Date of Award

1993

Degree Type

Dissertation

Degree Name

Ph.D.

Department

Chemistry and Biochemistry

First Advisor

Lee, Lana,

Keywords

Chemistry, Biochemistry.

Rights

CC BY-NC-ND 4.0

Abstract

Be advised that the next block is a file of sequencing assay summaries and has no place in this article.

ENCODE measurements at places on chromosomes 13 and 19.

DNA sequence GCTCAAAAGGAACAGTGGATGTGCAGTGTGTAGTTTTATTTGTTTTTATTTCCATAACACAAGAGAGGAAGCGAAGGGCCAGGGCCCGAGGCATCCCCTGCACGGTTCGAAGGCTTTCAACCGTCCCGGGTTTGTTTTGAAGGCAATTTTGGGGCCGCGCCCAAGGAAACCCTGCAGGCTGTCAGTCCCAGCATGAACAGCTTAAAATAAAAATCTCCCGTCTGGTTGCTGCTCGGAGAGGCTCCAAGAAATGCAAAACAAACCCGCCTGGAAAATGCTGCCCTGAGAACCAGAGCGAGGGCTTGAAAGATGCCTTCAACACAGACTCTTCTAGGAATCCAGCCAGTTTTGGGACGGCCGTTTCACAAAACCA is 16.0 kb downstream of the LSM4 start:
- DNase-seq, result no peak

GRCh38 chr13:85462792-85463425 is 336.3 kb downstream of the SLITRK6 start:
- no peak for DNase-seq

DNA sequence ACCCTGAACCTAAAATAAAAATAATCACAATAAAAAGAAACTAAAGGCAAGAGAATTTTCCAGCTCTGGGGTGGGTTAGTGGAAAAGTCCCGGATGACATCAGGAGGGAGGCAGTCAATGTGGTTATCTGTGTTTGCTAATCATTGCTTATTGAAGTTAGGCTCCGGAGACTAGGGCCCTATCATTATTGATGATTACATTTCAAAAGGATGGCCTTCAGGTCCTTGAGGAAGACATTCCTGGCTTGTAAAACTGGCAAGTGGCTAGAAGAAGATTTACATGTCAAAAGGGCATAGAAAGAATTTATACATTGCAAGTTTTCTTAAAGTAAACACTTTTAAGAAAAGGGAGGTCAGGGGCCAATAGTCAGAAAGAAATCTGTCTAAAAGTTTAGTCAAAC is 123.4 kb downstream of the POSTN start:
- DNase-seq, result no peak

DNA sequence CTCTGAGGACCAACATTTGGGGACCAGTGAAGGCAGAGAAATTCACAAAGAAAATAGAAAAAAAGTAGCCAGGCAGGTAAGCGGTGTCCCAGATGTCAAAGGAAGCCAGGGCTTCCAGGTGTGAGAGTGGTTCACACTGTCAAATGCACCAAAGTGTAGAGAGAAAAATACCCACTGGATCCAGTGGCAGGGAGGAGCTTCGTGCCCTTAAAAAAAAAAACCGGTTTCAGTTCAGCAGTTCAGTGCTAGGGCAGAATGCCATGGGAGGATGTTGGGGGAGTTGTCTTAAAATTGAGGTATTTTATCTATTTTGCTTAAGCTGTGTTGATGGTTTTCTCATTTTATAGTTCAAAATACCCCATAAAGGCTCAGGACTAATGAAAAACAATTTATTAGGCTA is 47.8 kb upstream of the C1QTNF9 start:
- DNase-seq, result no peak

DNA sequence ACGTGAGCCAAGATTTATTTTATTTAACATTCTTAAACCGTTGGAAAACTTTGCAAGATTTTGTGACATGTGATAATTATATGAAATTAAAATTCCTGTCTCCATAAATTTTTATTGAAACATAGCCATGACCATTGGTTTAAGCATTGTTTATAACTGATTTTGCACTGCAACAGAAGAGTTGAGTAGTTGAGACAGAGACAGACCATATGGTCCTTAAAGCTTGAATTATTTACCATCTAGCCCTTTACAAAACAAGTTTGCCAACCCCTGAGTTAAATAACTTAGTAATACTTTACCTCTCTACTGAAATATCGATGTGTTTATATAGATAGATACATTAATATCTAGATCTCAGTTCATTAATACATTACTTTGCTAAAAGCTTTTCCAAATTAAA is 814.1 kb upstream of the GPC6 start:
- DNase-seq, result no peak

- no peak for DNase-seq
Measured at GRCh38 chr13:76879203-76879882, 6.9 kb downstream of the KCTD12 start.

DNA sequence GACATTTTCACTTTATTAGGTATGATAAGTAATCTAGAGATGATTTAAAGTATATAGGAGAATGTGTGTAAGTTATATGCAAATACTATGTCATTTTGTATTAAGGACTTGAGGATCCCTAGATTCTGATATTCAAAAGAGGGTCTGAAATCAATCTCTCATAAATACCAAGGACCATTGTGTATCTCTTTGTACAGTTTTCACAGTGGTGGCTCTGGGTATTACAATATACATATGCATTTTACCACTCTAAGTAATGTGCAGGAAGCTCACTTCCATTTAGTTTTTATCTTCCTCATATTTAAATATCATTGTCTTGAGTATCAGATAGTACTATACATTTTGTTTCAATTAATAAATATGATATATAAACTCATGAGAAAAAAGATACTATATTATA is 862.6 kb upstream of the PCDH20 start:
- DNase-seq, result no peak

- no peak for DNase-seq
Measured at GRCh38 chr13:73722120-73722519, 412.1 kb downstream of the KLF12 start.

1. Platelet factor 4 (PF4) is a platelet protein believed to be involved in hemostasis and the immune response. $\sp1$H-NMR spectroscopy was used to study histidine residues in human and bovine PF4. In bovine PF4, one histidine has a pKa of 6.51, while the second exhibits pKa values of 5.56 and 5.67 at an ionic strength of 0.75 M NaCl. The deuterium exchange half times of the two histidines were 3.2 and 3.9 days at pH 8.8. Differentially exchanged bovine PF4 was digested with V8 protease, and histidine containing peptides isolated. Analysis of the degree of exchange of these histidines allowed assignment of the lower pKa histidine to His-38, and the higher pKa histidine to His-50. The pKa values human PF4 histidines were determined at 0.75 M NaCl to be 5.09 and 5.31 for the low pKa histidine, and 6.34 for the high pKa histidine. The two histidines had similar deuterium exchange rates of 3.8 and 3.9 days at pH 8.2, which precluded assignment. The low pKa histidine was attributed to His-23, and the high pKa histidine to His-35 based upon similarity in behavior to the homologous bovine histidines. The interaction of human and bovine PF4 with a 16.5 kDa heparin was studied using histidine resonances as spectroscopic probes. The lower pKa histidine in both proteins experienced greater perturbation than the high pKa histidine. The pKa of bovine His-38 increased by 0.26 pH units to 5.87 in the presence of saturating amounts of heparin, while the pKa of His-50 increased by only 0.07 pH units to 6.58. Similarly, the pKa of human His-23 increased 0.57 pH units to 5.77, and the pKa of His-35 increased by 0.17 pH units to 6.51. The greater perturbation of His-38, which is located in a belt of positive charge, supports the heparin biding model that has heparin crossing over the $\alpha$-helices at right angles rather than binding in the groove between the helices. 2. ArsC is a 16 kDa protein believed to be involved in arsenical resistance in E. coli. It was found to be sensitive to air oxidation, which resulted in high order aggregates. This aggregation could be reversed by reduction of the protein with DTT. Titration of ArsC with either arsenate or arsenite did not cause noticeable spectral perturbation. Source: Dissertation Abstracts International, Volume: 54-09, Section: B, page: 4656. Adviser: Lana Lee. Thesis (Ph.D.)--University of Windsor (Canada), 1993.

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